On Tuesday, the B.C. government presents its first full budget and it’s an opportunity to tackle significant crises of affordability, inequality, poverty and environmental degradation.
To do so in a meaningful way, the government must think big and be bold.
After 16 years of underfunding key programs and services, B.C. needs major new public investments to create a universal high-quality child care system, build tens of thousands of affordable homes, undertake ambitious action on climate change, strengthen education and health care and raise people out of poverty. To help make this happen, we must increase taxes on those who are amassing a greater and greater share of our province’s wealth.
Yet, we’ve grown accustomed to being told — and too often believing — that this type of change is not realistic or affordable.
In reality, what’s not affordable is to stick with the status quo.
Failing to act on the social, economic and environmental crises before us carries enormous costs for families, communities and our economy. B.C.’s shameful levels of poverty come at a huge price: our research shows between $8.1 billion and $9.2 billion is lost annually in economic output and other costs. Lack of affordable child care shrinks our economy by keeping thousands of young parents — mostly women — out of the workforce. And, B.C. wastes hundreds of millions of dollars annually on unnecessarily high drug costs instead of reaping the large cost savings that would come with universal Pharmacare.
And this is just the tip of the iceberg.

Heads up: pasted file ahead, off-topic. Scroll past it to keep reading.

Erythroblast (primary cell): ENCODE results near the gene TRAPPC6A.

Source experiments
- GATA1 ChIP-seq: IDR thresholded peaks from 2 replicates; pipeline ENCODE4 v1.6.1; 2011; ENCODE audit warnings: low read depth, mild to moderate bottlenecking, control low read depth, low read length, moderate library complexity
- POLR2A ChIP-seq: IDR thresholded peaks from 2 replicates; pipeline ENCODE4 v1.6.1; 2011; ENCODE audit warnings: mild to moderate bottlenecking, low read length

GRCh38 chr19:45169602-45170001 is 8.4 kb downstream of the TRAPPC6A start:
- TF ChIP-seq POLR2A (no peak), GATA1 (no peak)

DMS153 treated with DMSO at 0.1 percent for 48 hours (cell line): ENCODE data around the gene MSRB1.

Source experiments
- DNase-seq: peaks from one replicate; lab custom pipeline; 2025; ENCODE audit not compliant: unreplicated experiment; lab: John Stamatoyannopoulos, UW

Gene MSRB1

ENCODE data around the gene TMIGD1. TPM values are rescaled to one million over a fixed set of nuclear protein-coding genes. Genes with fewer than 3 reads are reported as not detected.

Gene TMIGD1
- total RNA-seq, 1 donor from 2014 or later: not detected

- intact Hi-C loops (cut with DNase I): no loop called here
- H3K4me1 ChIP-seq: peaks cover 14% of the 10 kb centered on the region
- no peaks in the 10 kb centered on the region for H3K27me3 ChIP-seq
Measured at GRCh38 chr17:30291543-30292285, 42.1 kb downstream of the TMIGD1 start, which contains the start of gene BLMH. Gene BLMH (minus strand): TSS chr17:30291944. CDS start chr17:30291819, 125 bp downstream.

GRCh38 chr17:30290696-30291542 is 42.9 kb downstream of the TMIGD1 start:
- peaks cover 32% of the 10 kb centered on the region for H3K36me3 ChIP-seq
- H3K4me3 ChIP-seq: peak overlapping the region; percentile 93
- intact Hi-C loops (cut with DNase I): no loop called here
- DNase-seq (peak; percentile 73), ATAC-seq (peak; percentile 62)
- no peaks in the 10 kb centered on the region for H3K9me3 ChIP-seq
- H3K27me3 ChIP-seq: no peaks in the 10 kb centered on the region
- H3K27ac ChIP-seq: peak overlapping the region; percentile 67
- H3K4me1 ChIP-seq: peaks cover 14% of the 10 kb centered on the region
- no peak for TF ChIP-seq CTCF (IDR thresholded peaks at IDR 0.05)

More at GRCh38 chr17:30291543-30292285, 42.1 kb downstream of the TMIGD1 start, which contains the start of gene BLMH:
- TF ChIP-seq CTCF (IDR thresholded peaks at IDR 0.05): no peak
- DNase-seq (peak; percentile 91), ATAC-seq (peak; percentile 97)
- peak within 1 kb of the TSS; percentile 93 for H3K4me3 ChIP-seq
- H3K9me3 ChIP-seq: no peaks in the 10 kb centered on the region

Lack of investment in affordable housing not only hits families in the wallet every month, it also affects quality of life and hurts the ability of businesses to recruit workers. Failure to invest adequately in public transit leaves our cities choked with traffic congestion, pollution and crashes — each hugely costly. And shortchanging public transit also means that instead of creating housing, parks, community and child care centres, valuable urban land is wasted making more room for transportation by private vehicles.
The good news is that B.C. has the economic and fiscal capacity to put our best values into action.
Consider how B.C.’s public spending compares to our total economic pie — a proxy measure of our collective capacity to pay for things. It’s a little known fact that provincial public spending as a percentage of GDP has declined substantially since the late 1990s.
B.C.’s economy generates $276 billion annually. If we dedicated the same share of our economy to public spending this fiscal year as we did in 2000, we could make additional investments of more than $6 billion per year.
Heck, even the bond rating agencies — typically cheerleaders for austerity and public sector cuts — admit that B.C. has room to raise more tax revenue while “remaining competitive with other jurisdictions.”
There are many options for raising revenue collectively. For example, B.C. just cut MSP premiums in half — a welcome move. But that lost revenue — more than $1.2 billion a year — should be fully replaced with fairer personal and business taxes. Our modelling shows how this can be done while leaving the vast majority of B.C. households with more money in their pockets.
We can also harness the huge increases in land values in B.C. — hundreds of billions of dollars over the past decade alone — through a progressive property surtax on the wealthiest landowners. And, more broadly, the time has come for a Fair Tax Commission to review the entire provincial tax system — including natural resource royalties — in discussion and consultation with British Columbians.
To be sure, bold action — no matter how sorely needed or economically sound — will be greeted by loud opposition from some of B.C.’s ‘forces of no’. But instead of being cowed, the B.C. government should reflect on a pattern emerging across the developed world. In countries like France, Germany, Greece and Spain, we’ve seen social democratic parties crushed at the ballot box when they tack to the mushy middle instead of advancing a fearless progressive agenda.
The resources are available for B.C. to have the bold, transformative change we need. The question is whether British Columbians — us and the government — are prepared to think big.
Alex Hemingway is CCPA-BC’s Public Finance Policy Analyst.